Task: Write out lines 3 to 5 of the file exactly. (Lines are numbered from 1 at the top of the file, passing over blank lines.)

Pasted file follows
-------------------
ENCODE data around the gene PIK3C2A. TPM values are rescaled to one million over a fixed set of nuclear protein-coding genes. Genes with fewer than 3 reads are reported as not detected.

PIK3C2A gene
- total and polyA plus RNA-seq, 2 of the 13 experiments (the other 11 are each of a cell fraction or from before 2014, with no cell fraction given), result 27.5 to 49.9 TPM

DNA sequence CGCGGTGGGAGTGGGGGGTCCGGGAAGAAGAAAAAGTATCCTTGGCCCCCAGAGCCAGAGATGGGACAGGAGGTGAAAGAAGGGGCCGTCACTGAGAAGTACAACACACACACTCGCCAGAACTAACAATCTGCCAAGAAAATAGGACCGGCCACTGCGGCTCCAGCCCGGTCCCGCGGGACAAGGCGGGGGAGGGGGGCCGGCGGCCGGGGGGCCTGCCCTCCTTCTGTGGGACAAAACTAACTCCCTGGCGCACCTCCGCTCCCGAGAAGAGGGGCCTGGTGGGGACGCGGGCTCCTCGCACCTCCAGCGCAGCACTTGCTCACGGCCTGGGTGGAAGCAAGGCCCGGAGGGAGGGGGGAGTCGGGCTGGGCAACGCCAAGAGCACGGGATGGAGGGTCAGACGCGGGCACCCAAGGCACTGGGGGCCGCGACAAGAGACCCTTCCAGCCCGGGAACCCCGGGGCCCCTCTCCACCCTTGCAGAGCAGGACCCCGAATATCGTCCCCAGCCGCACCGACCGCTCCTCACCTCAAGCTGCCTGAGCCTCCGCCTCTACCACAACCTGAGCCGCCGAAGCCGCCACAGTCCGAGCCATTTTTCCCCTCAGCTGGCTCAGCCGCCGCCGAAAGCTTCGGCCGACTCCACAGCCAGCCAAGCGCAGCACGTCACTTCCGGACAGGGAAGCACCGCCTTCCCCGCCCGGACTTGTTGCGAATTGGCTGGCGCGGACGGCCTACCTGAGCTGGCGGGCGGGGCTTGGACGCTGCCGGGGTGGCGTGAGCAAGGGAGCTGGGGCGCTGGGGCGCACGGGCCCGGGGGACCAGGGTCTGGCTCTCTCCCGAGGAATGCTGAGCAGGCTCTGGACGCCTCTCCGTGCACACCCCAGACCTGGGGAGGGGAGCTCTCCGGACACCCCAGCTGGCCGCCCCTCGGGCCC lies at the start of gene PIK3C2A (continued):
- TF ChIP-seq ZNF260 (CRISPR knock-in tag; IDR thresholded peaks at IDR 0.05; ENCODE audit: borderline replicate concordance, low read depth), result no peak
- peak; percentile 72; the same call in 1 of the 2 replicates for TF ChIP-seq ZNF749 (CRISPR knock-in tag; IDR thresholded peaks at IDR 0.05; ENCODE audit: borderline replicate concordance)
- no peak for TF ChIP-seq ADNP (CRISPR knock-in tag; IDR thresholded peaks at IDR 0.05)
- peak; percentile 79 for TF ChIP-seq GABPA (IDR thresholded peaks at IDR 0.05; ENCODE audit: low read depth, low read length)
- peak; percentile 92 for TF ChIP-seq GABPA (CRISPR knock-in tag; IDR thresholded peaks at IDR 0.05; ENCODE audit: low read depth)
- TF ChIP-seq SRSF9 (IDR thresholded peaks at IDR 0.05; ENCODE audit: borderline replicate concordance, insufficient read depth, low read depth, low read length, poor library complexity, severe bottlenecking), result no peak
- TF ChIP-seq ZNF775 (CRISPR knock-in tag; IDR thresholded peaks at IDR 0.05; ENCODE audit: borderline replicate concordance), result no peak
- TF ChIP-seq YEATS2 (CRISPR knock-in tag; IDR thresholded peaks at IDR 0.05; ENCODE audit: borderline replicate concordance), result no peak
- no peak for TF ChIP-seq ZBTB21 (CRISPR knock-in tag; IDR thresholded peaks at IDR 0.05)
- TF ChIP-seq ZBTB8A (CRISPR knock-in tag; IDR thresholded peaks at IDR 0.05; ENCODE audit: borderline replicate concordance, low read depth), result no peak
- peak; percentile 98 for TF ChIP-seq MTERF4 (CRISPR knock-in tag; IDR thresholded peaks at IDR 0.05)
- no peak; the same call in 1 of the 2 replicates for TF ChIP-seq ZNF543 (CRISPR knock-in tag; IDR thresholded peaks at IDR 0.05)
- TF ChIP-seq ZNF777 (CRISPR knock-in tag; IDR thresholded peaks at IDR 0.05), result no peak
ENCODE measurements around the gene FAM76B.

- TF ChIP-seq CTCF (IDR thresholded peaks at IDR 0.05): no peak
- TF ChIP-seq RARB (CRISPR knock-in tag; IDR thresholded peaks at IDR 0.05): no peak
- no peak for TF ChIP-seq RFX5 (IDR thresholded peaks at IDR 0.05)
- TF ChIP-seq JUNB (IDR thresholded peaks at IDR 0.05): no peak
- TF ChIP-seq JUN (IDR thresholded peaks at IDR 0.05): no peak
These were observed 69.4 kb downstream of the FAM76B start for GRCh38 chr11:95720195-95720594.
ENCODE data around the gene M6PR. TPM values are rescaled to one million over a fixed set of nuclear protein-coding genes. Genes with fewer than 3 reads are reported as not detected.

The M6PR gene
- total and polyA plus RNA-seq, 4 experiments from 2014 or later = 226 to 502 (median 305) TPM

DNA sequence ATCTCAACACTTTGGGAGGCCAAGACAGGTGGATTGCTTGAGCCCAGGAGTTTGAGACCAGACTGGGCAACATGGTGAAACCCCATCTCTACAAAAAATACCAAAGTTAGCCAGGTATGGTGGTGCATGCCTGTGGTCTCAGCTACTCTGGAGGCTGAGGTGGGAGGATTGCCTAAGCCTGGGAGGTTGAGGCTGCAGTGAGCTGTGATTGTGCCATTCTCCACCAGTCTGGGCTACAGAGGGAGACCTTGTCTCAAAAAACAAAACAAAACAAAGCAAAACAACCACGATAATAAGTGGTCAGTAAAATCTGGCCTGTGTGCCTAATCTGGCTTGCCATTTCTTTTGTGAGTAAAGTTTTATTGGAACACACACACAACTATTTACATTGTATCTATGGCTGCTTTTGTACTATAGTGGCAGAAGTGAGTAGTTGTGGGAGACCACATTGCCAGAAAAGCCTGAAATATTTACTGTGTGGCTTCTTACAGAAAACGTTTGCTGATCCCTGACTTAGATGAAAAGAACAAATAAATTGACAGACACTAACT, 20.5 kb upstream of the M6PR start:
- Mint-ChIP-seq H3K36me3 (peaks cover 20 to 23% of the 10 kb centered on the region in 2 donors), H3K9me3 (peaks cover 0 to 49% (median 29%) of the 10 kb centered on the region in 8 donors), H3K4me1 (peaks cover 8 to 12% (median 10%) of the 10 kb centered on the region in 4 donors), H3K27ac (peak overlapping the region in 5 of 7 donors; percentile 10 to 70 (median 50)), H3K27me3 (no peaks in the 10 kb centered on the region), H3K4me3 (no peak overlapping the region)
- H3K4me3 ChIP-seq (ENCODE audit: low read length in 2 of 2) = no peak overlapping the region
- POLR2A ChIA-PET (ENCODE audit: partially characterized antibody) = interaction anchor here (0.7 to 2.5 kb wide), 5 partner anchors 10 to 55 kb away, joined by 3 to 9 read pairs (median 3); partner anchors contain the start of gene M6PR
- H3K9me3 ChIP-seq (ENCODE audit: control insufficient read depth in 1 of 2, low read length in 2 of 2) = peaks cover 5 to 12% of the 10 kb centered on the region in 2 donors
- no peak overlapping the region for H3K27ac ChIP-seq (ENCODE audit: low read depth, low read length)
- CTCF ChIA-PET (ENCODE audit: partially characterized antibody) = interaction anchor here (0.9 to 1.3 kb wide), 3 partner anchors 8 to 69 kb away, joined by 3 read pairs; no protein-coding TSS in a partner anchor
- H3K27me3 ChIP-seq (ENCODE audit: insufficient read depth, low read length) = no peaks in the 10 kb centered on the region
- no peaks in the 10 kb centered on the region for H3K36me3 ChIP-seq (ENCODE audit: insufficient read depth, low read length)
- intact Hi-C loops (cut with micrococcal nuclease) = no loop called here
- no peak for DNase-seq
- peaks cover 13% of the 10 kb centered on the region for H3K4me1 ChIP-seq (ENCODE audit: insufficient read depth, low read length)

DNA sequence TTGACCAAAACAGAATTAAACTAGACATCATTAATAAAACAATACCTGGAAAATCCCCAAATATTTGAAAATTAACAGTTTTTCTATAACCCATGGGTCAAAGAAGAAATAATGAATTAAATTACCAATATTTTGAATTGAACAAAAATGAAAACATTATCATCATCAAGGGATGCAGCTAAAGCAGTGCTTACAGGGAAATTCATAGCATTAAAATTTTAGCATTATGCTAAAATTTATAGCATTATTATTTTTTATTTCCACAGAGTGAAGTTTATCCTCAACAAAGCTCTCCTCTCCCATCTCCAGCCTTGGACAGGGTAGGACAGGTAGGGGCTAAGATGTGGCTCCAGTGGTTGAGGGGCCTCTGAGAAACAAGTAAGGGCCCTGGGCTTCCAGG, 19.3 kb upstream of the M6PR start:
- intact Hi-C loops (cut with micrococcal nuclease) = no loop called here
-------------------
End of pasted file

- total and polyA plus RNA-seq, 2 of the 13 experiments (the other 11 are each of a cell fraction or from before 2014, with no cell fraction given), result 27.5 to 49.9 TPM

DNA sequence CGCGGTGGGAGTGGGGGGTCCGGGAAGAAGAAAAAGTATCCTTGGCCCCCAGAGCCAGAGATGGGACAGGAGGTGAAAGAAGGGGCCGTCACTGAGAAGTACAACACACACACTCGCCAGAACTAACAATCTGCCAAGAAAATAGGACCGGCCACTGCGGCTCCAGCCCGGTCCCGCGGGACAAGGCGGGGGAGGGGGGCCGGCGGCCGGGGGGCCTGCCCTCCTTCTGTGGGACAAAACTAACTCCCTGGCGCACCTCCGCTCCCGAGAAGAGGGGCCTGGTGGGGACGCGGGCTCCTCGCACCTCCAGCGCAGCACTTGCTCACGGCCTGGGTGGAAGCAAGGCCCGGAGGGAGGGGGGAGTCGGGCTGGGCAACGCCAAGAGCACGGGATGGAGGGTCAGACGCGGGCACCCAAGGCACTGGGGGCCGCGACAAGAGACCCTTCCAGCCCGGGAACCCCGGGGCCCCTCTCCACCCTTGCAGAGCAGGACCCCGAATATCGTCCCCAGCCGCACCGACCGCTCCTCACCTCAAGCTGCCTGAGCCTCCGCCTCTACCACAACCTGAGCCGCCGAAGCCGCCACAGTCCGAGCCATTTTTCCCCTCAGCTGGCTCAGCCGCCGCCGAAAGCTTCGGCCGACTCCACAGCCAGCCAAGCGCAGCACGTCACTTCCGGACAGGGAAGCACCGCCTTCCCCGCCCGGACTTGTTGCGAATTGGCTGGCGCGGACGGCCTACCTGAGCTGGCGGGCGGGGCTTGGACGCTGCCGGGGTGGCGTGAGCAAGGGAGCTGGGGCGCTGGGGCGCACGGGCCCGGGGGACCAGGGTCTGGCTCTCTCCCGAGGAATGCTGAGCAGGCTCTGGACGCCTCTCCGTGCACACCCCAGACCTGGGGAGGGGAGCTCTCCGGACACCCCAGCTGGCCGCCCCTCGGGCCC lies at the start of gene PIK3C2A (continued):
- TF ChIP-seq ZNF260 (CRISPR knock-in tag; IDR thresholded peaks at IDR 0.05; ENCODE audit: borderline replicate concordance, low read depth), result no peak